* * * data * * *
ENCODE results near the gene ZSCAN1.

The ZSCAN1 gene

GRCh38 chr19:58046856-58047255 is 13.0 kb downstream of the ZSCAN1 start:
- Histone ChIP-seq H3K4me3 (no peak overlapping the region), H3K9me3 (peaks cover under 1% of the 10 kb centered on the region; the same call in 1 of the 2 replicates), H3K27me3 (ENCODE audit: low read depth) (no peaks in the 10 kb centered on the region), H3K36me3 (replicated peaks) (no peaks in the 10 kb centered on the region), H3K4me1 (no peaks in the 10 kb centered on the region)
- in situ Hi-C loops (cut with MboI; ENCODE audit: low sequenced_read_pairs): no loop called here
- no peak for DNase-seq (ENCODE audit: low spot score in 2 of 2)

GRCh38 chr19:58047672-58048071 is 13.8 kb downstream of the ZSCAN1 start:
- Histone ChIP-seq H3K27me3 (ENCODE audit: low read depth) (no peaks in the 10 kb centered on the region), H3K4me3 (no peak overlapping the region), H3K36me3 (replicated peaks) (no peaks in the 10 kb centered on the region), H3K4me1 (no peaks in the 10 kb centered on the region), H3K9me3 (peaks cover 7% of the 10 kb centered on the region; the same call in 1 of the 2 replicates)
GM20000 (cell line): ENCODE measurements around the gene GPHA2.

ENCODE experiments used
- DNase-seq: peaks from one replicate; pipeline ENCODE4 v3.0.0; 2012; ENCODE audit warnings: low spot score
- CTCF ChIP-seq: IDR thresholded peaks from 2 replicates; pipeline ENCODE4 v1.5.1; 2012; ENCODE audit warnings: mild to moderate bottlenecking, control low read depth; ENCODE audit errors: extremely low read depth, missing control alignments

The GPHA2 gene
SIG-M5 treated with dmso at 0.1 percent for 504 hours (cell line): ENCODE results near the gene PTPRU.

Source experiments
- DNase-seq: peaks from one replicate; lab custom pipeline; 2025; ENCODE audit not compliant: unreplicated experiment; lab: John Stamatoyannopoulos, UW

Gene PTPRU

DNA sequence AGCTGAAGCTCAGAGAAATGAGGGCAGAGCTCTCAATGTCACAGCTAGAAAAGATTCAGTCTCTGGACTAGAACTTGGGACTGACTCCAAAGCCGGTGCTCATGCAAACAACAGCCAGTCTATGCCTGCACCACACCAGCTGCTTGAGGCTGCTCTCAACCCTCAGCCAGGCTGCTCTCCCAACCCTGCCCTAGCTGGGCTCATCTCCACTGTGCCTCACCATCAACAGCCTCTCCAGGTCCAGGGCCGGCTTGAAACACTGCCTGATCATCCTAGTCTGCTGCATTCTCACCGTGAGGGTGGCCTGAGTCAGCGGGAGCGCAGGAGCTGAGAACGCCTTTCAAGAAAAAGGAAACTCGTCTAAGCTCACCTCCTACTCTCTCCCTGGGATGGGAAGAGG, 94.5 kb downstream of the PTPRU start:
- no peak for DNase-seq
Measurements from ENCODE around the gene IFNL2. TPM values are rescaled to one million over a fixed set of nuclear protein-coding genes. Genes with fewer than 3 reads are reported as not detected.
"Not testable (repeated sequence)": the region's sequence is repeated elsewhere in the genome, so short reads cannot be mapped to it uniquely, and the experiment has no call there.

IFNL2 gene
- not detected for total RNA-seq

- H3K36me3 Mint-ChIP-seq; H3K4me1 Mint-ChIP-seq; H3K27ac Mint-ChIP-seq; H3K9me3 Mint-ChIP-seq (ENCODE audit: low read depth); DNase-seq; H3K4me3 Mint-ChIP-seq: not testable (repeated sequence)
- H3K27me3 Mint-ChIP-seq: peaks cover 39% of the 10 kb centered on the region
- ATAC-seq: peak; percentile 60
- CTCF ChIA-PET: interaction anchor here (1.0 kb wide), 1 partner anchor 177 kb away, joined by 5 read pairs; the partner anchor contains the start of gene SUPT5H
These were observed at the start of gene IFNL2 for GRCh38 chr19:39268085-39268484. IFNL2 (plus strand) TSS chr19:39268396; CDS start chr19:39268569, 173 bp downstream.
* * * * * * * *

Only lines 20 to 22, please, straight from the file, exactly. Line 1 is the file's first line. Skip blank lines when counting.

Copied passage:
Measurements from ENCODE around the gene IFNL2. TPM values are rescaled to one million over a fixed set of nuclear protein-coding genes. Genes with fewer than 3 reads are reported as not detected.
"Not testable (repeated sequence)": the region's sequence is repeated elsewhere in the genome, so short reads cannot be mapped to it uniquely, and the experiment has no call there.

IFNL2 gene